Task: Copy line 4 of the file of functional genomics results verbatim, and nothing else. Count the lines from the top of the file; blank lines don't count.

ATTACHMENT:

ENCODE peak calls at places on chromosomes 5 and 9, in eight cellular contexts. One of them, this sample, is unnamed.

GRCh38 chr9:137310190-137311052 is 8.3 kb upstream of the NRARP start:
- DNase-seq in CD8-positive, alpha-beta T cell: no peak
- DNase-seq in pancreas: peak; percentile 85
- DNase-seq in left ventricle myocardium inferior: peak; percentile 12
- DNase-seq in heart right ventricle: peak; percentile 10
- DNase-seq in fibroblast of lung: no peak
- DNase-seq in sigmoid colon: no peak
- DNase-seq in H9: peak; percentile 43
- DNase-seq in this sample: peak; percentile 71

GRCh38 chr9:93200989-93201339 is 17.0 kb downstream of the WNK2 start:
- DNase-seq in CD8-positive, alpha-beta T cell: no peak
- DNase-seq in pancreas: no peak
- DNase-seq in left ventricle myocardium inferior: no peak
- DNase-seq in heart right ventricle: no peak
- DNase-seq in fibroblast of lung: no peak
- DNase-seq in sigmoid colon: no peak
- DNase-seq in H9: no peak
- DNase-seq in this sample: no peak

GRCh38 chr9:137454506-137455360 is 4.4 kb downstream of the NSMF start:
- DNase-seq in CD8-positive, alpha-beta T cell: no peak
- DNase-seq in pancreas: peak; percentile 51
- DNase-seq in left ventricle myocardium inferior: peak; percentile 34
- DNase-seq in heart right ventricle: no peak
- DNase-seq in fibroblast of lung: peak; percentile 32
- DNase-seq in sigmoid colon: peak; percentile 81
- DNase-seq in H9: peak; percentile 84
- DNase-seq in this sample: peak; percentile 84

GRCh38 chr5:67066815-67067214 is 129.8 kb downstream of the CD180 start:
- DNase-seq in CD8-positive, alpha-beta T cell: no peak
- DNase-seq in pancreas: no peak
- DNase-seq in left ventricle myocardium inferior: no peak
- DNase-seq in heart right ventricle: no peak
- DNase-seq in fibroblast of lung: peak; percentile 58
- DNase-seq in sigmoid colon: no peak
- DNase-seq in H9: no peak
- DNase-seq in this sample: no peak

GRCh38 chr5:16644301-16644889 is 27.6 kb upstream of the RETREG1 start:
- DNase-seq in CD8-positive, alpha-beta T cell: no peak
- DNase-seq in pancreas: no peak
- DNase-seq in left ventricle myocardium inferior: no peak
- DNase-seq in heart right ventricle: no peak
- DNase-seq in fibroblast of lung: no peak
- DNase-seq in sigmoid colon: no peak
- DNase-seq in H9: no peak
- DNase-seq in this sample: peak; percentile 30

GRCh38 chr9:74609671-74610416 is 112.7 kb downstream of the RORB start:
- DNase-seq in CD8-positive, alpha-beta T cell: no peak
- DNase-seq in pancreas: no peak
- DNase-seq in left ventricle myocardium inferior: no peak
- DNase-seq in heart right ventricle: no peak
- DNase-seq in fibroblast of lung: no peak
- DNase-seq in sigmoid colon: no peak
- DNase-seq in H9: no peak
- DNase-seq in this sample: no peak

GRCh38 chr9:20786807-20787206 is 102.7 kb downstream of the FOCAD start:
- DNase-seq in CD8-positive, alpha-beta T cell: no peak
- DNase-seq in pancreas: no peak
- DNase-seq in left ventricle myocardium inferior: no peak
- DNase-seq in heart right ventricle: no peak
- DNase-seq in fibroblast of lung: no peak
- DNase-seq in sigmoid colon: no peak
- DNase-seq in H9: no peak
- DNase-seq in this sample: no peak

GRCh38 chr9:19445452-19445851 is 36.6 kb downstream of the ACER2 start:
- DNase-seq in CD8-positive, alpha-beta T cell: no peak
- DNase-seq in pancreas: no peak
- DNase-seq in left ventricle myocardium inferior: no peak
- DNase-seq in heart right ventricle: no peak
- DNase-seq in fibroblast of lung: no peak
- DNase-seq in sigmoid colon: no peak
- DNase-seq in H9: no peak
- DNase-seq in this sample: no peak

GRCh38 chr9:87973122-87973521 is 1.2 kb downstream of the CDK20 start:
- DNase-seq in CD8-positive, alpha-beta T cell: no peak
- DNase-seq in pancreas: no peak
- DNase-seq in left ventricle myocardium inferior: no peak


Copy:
- DNase-seq in pancreas: peak; percentile 85